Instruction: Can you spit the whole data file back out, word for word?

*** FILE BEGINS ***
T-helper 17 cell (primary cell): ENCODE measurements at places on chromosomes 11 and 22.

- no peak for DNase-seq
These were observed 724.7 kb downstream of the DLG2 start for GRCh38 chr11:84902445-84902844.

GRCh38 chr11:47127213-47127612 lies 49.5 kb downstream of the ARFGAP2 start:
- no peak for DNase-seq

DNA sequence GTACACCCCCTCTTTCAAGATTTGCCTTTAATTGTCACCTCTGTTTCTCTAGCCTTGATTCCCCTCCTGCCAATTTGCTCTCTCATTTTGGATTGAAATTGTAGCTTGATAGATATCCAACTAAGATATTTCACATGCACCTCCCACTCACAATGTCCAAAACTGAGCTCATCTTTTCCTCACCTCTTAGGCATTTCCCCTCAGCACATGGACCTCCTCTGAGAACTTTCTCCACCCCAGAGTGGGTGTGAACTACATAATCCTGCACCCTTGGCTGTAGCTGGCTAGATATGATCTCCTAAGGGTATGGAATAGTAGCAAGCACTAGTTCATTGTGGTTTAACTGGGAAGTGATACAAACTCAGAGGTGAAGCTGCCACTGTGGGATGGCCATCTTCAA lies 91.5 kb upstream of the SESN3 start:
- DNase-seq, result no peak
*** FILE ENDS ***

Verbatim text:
T-helper 17 cell (primary cell): ENCODE measurements at places on chromosomes 11 and 22.

- no peak for DNase-seq
These were observed 724.7 kb downstream of the DLG2 start for GRCh38 chr11:84902445-84902844.

GRCh38 chr11:47127213-47127612 lies 49.5 kb downstream of the ARFGAP2 start:
- no peak for DNase-seq

DNA sequence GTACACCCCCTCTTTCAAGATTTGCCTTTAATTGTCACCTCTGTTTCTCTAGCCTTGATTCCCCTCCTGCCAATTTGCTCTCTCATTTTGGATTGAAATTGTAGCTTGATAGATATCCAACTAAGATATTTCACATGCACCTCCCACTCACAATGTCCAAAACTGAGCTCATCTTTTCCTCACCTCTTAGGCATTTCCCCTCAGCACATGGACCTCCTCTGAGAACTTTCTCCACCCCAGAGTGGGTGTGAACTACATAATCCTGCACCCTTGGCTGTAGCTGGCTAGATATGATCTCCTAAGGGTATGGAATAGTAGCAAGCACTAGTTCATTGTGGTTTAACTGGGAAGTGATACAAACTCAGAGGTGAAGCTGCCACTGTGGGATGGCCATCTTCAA lies 91.5 kb upstream of the SESN3 start:
- DNase-seq, result no peak